What we know so far about the Internet is that it overrides our brains, upends our basic notion of commerce and, in its spare time, brings down governments. It also hurts feelings, but who has time for feelings? The stream is rushing so quickly that it will probably be many decades before we can look back and make precise sense of the cultural impact of social networks, viral videos and our relentless fixation on celebrityhood.
Harder still is to capture all this movement in something as measured and intentional as a documentary film, unless you want to make a clinical and sterile project about “the Internet.” (Zzzz.) Something bigger than all of us is lurking about, and that beast is subtly and beautifully brushed up against in “Me @ the Zoo,” Chris Moukarbel and Valerie Veatch’s thoughtful yet erratic profile of one young man’s online experience that led to a disturbing journey into overexposure.
The film, which airs Monday night on HBO, follows Chris Crocker, who discovered solace online as a small-town gay teenager in Tennessee. You know him, most likely, from his 43-million-hit “Leave Britney Alone!” YouTube tirade from 2007, a mascara-streaked conniption delivered from a close-up camera angle shot underneath his bedroom curtain.
The video catapulted Crocker into the realm of keyboard-playing kitty cats and “David After Dentist,” an imitation of fame that brings some remuneration while it plunges its “star” into a white-hot realm of attention and blowback. In Crocker’s case, it brought about fascination, faux-adulation, parody and an ugly reverb of homophobia and transphobia.
“Me @ the Zoo,” which takes its title from the first video uploaded to YouTube (which showed one of YouTube’s founders on a trip to the zoo), spends its first hour assembling an artful and thought-provoking collage: Who is this fey creature and how did he get so obsessed with a pop star? The film is a guided tour through a hall of mirrors — when the fan becomes a celebrity based on his emulation of a celebrity. What, the film ponders, is the difference between a star and a fan anymore? Eventually, “Me @ the Zoo” peels back the story behind the story — where Crocker came from, but also the void into which he falls.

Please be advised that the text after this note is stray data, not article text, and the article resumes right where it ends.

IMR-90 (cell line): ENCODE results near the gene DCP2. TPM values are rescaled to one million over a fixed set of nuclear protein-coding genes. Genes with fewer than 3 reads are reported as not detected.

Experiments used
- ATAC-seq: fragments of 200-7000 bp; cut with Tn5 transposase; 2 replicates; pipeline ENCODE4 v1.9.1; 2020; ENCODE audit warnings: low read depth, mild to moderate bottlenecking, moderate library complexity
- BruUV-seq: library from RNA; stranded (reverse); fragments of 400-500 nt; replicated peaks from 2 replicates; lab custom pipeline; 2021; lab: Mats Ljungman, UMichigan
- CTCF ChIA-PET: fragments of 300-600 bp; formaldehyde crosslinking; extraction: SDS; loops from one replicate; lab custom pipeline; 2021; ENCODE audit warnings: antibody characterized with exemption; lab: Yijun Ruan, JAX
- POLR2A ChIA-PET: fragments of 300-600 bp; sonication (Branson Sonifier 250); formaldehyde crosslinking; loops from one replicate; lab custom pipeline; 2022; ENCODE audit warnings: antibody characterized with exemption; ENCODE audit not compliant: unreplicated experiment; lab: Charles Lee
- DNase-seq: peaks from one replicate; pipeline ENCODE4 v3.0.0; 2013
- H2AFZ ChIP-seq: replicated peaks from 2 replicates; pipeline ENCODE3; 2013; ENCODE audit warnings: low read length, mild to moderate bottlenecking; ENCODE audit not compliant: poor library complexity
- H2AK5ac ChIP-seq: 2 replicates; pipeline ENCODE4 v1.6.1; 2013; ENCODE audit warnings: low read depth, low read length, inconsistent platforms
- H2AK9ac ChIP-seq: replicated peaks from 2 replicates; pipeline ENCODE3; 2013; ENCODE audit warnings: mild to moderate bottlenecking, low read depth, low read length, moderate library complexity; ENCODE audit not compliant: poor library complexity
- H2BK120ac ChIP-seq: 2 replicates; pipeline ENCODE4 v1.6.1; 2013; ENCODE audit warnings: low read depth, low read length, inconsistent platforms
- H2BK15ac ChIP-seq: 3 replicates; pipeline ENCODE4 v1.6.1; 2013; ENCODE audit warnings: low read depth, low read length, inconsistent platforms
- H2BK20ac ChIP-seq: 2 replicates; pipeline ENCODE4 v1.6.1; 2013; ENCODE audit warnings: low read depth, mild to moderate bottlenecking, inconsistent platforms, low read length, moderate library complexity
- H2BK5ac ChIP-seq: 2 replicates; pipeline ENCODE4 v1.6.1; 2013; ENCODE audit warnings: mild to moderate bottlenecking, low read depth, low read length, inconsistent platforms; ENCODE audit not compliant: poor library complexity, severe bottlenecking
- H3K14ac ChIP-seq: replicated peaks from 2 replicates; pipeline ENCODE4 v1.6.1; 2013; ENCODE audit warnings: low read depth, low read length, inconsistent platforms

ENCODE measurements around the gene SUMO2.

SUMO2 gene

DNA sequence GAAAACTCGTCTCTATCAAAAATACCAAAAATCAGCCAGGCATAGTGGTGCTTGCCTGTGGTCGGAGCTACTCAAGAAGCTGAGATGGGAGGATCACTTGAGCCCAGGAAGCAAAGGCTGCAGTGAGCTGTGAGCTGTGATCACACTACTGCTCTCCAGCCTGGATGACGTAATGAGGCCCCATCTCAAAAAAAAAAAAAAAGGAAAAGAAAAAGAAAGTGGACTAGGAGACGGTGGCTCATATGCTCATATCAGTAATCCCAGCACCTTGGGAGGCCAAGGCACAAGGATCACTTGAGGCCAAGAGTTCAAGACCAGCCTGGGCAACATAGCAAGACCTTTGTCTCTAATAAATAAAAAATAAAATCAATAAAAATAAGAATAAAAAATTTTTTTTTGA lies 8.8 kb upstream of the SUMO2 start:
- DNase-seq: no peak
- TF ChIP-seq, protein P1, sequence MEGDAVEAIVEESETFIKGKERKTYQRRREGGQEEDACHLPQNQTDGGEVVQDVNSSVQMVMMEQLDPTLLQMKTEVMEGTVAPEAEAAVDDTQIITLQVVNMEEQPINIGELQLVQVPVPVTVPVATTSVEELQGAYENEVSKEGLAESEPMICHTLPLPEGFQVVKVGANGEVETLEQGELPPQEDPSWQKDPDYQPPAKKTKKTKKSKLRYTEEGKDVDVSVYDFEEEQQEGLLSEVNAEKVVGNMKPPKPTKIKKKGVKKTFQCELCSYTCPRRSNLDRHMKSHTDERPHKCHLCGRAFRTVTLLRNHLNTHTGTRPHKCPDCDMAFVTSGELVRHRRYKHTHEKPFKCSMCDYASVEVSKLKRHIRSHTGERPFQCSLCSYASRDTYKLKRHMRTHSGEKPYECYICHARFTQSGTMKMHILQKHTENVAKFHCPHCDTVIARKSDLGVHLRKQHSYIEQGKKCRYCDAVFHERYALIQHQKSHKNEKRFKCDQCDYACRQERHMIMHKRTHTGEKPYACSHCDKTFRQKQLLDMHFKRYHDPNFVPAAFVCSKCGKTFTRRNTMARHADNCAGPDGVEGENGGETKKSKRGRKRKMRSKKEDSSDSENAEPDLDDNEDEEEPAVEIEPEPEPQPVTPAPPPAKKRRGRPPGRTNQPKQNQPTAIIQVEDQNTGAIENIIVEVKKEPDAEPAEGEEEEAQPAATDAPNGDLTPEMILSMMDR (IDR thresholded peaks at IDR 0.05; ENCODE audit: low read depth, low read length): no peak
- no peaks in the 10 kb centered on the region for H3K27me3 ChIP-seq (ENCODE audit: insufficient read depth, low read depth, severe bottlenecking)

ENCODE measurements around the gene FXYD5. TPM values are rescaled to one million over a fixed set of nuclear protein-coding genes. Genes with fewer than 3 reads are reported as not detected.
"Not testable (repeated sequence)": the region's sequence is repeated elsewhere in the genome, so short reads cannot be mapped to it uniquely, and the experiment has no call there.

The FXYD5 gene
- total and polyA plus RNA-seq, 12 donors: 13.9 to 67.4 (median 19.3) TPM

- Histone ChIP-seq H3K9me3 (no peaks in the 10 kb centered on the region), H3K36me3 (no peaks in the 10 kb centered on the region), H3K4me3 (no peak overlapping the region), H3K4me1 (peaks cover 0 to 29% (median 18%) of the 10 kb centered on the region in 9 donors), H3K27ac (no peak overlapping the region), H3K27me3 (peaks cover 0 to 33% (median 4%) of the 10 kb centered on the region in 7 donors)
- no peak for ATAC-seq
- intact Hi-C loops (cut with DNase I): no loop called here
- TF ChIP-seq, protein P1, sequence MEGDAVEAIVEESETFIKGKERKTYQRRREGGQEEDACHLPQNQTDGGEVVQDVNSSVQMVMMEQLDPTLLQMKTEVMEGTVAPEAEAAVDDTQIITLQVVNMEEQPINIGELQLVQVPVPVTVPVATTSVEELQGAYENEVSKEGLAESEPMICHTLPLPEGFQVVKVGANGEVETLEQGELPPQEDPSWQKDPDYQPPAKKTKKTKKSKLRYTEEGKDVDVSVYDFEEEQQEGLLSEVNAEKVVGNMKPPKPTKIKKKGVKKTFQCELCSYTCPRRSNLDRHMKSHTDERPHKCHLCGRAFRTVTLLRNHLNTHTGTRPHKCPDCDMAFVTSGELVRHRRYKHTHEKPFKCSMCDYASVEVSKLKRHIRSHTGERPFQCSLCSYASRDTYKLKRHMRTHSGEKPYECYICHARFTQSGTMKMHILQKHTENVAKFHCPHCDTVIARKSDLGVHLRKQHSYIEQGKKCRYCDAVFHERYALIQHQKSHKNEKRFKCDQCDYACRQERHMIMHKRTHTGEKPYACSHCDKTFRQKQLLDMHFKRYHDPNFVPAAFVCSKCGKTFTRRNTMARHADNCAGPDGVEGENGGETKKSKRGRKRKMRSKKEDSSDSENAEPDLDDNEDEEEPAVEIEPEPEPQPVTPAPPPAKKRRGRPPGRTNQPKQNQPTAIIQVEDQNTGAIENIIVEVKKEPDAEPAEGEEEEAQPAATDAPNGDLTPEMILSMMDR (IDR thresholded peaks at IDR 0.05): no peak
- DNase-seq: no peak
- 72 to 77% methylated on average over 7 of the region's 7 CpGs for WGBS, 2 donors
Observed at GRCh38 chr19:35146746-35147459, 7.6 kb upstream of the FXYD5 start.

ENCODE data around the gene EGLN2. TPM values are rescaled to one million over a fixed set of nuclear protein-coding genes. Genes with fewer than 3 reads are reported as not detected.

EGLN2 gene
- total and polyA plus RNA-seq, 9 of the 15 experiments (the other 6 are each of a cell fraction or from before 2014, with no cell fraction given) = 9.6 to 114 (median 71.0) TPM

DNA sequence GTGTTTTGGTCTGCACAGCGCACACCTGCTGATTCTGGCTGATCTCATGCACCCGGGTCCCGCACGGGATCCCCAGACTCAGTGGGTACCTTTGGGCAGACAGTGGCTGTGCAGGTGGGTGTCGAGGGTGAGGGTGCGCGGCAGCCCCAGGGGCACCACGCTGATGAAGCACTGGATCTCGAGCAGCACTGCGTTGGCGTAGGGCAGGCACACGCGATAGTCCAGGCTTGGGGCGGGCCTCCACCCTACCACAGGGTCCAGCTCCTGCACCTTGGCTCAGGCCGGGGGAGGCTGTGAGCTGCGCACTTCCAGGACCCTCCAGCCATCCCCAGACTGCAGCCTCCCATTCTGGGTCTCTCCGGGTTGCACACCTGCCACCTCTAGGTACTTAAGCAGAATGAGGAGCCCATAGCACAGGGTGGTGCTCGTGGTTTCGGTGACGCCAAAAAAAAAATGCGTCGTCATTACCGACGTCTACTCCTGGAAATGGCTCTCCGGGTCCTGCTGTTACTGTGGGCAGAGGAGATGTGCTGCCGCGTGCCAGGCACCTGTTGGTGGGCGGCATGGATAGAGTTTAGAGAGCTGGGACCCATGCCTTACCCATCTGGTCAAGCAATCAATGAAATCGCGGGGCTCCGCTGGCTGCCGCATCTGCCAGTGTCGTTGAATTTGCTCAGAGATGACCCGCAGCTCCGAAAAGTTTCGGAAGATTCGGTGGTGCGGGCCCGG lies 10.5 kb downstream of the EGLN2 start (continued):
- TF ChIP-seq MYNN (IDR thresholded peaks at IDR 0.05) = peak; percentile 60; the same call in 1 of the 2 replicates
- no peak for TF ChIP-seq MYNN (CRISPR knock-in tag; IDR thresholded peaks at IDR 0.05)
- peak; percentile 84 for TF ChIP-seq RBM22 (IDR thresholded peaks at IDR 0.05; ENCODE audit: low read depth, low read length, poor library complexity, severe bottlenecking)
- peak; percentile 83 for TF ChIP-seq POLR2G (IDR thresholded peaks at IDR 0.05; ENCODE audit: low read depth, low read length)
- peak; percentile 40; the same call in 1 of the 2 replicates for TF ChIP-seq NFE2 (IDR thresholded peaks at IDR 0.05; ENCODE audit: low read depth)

Bully abuse had forced him to quit high school and live almost as a hermit. Most of his time, he says, is and was spent at his grandparents’ house (where he lives) making videos and posting them online. For reasons that entice and confound people attempting to monetize the magic of the Internet, Crocker became an overnight online sensation in 2006, in his late teens, with some of his proudly effeminate, twangy video monologues. One of his early viral successes was a comic tutorial on how to flip one’s hair extensions with attitude.
The “Leave Britney Alone!” clip brought him closer to the flame — too close, it turns out. He made trips to Hollywood, appeared on talk shows and walked red carpets, exposing himself literally and figuratively. There were hints of television deals with MTV and others. But nothing, ultimately, begot nothing and Crocker returned home, although not empty-handed: Google sends him a low-four-figure check each month, a piece of the ad revenue his Web antics generate. His mother, who had Crocker when she was 14, returns from the Iraq war and lapses between homelessness and hospital psychiatric wards. “Me @ the Zoo” is much deeper and more forlorn than a typical media study.
He keeps making videos, to the exasperation of his patient and occasionally bemused grandmother. He tries different looks, veering between androgyny and glamour; records a pop song; considers acting in porn. He entices and then rejects the feedback from his online fans. It’s never clear whether he’s in control of his feelings or not, whether he’s all there or merely pretending to come unhinged. Being the village idiot takes more work than ever.
“It got me to thinking,” Crocker muses. “If so many people [online] are determined to tell me I’m not famous, then that counts for something.”
(90 minutes) premieres Monday at
9 p.m. on HBO.